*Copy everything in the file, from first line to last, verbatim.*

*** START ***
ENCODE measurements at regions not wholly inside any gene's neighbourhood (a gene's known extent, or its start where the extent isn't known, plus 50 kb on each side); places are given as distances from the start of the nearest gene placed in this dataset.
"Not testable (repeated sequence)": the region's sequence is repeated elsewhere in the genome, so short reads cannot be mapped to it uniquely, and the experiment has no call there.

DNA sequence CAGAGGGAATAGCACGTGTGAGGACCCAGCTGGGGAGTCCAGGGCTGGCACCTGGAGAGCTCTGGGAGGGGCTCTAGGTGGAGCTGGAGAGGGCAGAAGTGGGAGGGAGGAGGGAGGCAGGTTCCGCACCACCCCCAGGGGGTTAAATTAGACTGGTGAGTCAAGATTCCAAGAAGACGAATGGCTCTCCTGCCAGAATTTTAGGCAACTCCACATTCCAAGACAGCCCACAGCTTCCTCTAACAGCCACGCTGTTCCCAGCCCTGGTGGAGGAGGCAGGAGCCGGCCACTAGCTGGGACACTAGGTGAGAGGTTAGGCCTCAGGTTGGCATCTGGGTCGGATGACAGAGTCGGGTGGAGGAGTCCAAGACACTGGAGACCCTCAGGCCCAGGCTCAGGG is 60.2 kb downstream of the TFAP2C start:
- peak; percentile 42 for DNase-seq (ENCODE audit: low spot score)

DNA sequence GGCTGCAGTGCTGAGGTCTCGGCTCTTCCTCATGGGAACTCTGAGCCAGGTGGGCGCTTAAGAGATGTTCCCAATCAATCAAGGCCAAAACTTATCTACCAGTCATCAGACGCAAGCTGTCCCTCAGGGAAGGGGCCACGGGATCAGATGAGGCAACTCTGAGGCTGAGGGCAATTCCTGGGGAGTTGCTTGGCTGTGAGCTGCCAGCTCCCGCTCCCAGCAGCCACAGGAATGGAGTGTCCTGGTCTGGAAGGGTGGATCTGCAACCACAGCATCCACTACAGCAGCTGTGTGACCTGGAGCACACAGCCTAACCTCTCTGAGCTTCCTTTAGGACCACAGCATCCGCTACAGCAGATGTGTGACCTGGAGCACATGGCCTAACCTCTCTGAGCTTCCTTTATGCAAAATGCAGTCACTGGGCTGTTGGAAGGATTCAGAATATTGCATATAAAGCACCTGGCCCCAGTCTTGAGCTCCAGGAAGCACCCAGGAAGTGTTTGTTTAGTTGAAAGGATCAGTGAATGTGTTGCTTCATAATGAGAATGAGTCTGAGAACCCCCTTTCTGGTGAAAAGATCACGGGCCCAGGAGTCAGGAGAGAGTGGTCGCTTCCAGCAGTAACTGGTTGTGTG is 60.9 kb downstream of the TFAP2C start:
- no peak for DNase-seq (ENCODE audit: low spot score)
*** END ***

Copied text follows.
ENCODE measurements at regions not wholly inside any gene's neighbourhood (a gene's known extent, or its start where the extent isn't known, plus 50 kb on each side); places are given as distances from the start of the nearest gene placed in this dataset.
"Not testable (repeated sequence)": the region's sequence is repeated elsewhere in the genome, so short reads cannot be mapped to it uniquely, and the experiment has no call there.

DNA sequence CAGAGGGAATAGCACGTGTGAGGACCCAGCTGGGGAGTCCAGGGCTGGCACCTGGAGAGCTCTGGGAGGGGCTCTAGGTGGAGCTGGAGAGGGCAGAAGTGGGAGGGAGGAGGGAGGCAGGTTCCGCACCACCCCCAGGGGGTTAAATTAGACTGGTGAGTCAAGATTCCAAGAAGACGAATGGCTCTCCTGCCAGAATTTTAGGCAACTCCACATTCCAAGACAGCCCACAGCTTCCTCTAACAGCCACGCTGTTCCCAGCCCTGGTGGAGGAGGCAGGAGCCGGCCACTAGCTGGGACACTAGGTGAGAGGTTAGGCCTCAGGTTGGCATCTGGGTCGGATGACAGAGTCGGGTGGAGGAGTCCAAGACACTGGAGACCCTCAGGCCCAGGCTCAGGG is 60.2 kb downstream of the TFAP2C start:
- peak; percentile 42 for DNase-seq (ENCODE audit: low spot score)

DNA sequence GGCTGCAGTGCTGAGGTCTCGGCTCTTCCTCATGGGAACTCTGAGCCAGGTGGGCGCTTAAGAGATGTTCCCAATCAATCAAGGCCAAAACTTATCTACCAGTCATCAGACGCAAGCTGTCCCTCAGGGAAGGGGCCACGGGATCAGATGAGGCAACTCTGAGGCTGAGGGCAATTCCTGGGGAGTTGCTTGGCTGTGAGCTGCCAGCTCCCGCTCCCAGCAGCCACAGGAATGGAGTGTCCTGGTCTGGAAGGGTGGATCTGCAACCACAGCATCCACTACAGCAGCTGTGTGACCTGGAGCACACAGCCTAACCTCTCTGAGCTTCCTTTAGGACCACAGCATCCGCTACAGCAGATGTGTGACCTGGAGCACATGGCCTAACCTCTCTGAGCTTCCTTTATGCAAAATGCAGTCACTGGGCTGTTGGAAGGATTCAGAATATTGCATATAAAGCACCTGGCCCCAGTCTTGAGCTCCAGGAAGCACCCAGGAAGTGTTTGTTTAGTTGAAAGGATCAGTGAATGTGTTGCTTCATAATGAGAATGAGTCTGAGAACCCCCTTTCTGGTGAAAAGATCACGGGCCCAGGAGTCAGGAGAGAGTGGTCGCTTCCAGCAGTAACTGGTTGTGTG is 60.9 kb downstream of the TFAP2C start:
- no peak for DNase-seq (ENCODE audit: low spot score)